Trying to stick to a habit? Here’s what dopamine does to help
Scientific understanding of dopamine is changing. In the past decade, our knowledge of dopamine and its effects on the brain has developed rapidly.
What we know is that dopamine is a neurotransmitter that plays an important role in learning and motivation. It could be important for forming habits, motivating action to get rewards and generating curiosity.
Read on to find out more about what dopamine does in the body and how it influences your behaviour.
Dopamine is released during pleasant experiences, helping humans and animals to learn about the consequences of certain actions. When we experience something that feels good, the release of dopamine tells the brain that it’s worth doing again.
It’s thought that dopamine could be involved in the conversion of ordinary behaviours into habits. Disruption of dopamine supply in the brain has been shown to reduce the ability to form habits and disrupt other habit-related activity. At the same time, increasing dopamine in the brain has been found to accelerate the process of habit formation.
As dopamine has a role to play in habit formation, it also influences addictive behaviours too. The dopamine systems in the brain are activated by certain behaviours like eating and taking addictive drugs. Dopamine is the hormone involved in instant gratification.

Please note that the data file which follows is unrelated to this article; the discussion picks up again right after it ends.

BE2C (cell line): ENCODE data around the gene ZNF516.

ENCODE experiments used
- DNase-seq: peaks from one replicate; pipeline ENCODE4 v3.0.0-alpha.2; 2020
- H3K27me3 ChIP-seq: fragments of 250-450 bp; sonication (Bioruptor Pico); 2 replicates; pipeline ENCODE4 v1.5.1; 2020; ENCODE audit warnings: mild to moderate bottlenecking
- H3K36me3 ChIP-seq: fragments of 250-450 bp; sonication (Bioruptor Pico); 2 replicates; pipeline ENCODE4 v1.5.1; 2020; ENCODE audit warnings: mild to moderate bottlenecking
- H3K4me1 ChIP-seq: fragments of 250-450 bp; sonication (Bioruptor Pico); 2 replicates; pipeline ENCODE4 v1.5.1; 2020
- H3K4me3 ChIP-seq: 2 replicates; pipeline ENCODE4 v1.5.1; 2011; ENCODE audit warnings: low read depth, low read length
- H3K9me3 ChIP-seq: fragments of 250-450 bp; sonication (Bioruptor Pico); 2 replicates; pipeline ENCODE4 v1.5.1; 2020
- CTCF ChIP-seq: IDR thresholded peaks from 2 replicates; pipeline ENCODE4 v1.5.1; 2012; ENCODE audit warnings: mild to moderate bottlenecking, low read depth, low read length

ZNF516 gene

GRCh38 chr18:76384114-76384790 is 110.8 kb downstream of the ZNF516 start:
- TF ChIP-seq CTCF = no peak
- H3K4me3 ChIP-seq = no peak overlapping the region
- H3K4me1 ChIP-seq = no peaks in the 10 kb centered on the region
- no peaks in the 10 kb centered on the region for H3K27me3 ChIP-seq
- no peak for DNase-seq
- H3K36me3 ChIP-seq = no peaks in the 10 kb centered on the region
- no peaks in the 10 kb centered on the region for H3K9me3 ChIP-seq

When these systems are activated repeatedly, animals form habits for the actions that lead to a dopamine boost. At the same time, too much activation of the dopamine system reduces the sensitivity of dopamine receptors, which can lead to individuals being less interested in other activities.
Curiosity or the hunt for knowledge is a core part of human nature. Reading, searching online, experimenting and asking questions are all examples of human curiosity. This knowledge hunt is a key part of our decision-making process, as well as our social lives.
Scientists believe that curiosity is built on the same pathways in the brain as decision-making and learning. Research suggests that humans’ desire to learn more about the world is built on dopamine - but it’s still not clear exactly how it works. If you’re looking to study something new or learn a new skill, dopamine will have a role to play.
Putting in effort
Dopamine also seems to motivate humans and other animals to work for rewards. We tend to work harder if the reward is more valuable, for instance when it comes to making especially tasty food, working overtime to get a promotion or training for weeks to do a marathon. Dopamine influences all these behaviours.
Every action we take involves a calculation between the effort we put in vs the reward we get out. While research is still emerging, scientists believe that dopamine has a big role to play in generating motivation and putting in effort to achieve rewards.
So when you’re making a decision about whether or not to do that workout, know that there’s an important calculation going on in your brain and dopamine has a part in it.